My Imaginary Me Doesn’t Live Here Any More

I have spent an entire unproductive morning combing the pages of estate agents and letting agents for affordable little cottages or flats with pretty vistas in Cornwall and no such thing exists. [Although letting–renting for you Yanks–is much more approachable than buying.]

Why am I doing this?

I. Don’t. Know!

And since I am not going to move to Cornwall or even spend an extended period there, meaning, I don’t have to actually be able to afford anything I see, thus could find a gorgeous manor with sea vistas and hopping distance from the coastal path, you’d think this would be a pleasant morning’s diversion.

But no, oh no, not for me.

I have to complicate things by looking for something I could almost maybe afford so that it tantalizes with the, “You know, you really could do this…” siren song.

I may have to write a book about a woman who lives my imaginary life in Cornwall.

Which leaves me wondering, do I plot sex or murder?

Will this be romance or thriller?

I do not have time for this book that I am not going to write just so I can live in an imaginary flat with a gorgeous sea view in Cornwall which I cannot afford which means I will probably have a view of the garden [if I am lucky] or step straight out the door into the street [if I choose a place in the village so I’m walking distance to pub, chippie and shopping].

[bookmarking all pages so can return to daydreaming research work this afternoon]

Where does your imaginary you live?

Pooks

Patricia Burroughs

http://planetpooks.com
~~~~~~~~~~~~~~~

“Before you can inspire with emotion, you must be swamped with it yourself.
Before you can move their tears, your own must flow.
To convince them, you must yourself believe.”
~Winston Churchill

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About Patricia Burroughs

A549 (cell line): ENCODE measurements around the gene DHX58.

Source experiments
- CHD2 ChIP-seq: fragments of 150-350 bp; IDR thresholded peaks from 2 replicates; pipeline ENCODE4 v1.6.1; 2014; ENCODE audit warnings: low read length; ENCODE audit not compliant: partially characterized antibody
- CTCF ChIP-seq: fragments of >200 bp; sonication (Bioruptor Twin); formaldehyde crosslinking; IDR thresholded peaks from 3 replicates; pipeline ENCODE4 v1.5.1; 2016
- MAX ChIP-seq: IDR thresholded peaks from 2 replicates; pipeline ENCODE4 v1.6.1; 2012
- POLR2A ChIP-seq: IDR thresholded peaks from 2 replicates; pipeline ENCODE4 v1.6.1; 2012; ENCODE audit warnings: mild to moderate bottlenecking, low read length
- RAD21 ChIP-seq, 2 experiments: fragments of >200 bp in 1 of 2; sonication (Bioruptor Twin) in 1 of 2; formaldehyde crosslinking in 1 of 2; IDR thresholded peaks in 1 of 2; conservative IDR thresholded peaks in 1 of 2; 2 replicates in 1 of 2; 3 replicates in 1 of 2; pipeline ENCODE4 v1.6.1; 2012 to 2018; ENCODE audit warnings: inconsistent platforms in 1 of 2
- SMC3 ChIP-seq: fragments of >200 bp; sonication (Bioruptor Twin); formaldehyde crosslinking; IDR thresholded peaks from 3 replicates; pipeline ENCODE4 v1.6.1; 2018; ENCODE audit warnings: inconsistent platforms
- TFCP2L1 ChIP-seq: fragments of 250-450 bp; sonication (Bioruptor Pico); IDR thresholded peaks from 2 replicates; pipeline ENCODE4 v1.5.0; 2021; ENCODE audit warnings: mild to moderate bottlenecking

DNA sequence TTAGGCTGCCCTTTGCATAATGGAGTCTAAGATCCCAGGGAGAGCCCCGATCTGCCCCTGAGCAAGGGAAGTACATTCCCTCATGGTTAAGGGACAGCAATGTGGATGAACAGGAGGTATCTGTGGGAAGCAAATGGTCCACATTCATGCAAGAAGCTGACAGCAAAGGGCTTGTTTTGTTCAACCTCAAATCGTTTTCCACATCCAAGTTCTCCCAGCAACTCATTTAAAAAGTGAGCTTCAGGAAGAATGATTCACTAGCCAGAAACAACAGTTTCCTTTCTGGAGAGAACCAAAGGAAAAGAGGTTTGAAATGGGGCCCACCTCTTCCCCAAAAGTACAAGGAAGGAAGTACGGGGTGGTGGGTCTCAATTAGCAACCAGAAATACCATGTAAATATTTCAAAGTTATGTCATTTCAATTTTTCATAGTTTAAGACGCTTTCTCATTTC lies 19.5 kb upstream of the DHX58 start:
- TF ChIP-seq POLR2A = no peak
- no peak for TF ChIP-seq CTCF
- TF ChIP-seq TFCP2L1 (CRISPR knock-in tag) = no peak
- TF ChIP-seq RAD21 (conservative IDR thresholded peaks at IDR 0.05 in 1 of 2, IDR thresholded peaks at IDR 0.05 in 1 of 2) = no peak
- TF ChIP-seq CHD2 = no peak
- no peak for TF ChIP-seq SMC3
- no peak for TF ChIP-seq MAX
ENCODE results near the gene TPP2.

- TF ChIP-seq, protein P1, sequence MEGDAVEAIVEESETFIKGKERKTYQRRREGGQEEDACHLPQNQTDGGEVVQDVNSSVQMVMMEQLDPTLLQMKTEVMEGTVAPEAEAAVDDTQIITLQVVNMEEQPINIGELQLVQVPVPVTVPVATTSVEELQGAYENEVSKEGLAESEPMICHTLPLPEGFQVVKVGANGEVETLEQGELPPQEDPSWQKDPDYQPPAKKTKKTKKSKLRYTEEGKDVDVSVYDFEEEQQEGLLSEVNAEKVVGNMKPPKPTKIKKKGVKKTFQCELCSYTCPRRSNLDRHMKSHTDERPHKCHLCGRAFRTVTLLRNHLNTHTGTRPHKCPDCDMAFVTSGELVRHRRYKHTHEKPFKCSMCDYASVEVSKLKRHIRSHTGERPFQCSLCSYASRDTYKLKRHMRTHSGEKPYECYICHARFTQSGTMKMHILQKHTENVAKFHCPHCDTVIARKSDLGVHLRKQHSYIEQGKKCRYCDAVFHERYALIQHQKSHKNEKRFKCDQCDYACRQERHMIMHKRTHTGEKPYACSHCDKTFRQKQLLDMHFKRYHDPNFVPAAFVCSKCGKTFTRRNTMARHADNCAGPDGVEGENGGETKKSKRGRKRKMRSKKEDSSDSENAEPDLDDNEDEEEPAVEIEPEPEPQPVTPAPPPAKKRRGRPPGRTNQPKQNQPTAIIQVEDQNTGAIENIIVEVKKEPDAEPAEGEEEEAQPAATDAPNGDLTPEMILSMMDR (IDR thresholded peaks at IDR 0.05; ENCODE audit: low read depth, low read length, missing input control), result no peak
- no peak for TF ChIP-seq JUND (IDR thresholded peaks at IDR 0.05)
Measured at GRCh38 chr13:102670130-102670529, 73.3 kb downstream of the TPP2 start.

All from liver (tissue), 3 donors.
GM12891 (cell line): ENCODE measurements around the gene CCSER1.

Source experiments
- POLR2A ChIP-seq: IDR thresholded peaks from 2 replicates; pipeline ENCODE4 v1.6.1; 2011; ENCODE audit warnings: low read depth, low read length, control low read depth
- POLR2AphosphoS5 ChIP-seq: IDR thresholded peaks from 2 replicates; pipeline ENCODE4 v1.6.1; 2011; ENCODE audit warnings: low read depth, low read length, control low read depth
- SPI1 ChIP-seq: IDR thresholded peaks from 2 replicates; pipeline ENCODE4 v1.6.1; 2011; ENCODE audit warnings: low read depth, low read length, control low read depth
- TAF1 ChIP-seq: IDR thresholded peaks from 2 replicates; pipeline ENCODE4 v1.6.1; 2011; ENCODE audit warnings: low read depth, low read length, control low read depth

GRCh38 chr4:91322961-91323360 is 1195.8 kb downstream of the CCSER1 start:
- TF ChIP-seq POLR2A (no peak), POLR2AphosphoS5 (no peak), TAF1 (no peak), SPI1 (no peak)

Patricia Burroughs [aka Pooks, and yes, people really call her Pooks] is a fifth-generation Texan who loves books, football, dogs, movies, England, and traveling in her [email protected] camping trailer. She lives in Dallas, Texas with her high school sweetheart and believes in happily ever after, if you understand that it takes work, compromise, and sometimes just being too stubborn to quit. Visit her bookshelf at the BVC Ebookstore.

Comments

My Imaginary Me Doesn’t Live Here Any More — 9 Comments

  1. Every time I go on a vacation, I spend time walking around thinking about what it might be like to live in that place, regardless of whether I have any intention of ever moving there. Sometimes I even go online and check places out, and — like you — I only look at places I could maybe afford. Even my imaginary life needs to be within my budget!

  2. My imaginary me lives 1) in my old apartment on 95th Street in Manhattan, or 2) in London, in a two bedroom flat in Hampstead Heath with easy access to the Underground. My dreams are not of castles or gilded thrones, but of a rather quotidian city life. I likely couldn’t afford either (we sold the old NYC apartment when we moved west, and gods know what it would cost now). Still, my heart thrums to the sound of the subway.*

    *I do realize this is not everyone’s cup of vodka.

  3. Heh. My actual not-at-all-imaginary mother actually does live in a little cottage in Cornwall. No sea view, but it’s a converted barn on farmland, with views of hills and horses. You’d probably like it, quite…

    (My actual imaginary self lives in a house in Newcastle and a house in California and… oh, wait. That’s not imaginary either. But I do imagine having pieds-a-terre in cities all over: Paris and Berlin and Taipei and Montreal…)

  4. My imaginary me lives in a stone house in a garden-filled hollowed in the woods — and manned by brownies. (Why stint?)

  5. There is NOTHING more corrupting that the availability of real estate listings on the internet. Hours and hours of useful time can be wasted in this way!
    My imaginary self is a city girl, with a flat downtown in San Francisco or Manhattan or London.

  6. My imaginary me lives on a ranch in the Santa Cruz Mountains big enough for me to play with my Napoleonic 9-pounder without excessively disturbing the neighbors.

    • (My reread of the O’Brian books has just reached the end of The Thirteen-Gun Salute. With great regret, Aubrey has just sent his treasured brass nine-pounders over the side, in an attempt to lighten ship…)

  7. Dave, did you know somebody is already doing that in the south Bay area? Only, instead of powder weapons, the guy collects tanks. He has a big enough spread to lay out his toys and drive them around. All the ROTC battallions in the region make yearly pilgrimages there, to play.

    • Thank you, Brenda. As the former owner of a Very Napoleonic Terrier, thought he was talking about a small dog and couldn’t figure out what on earth they were doing to make that much noise.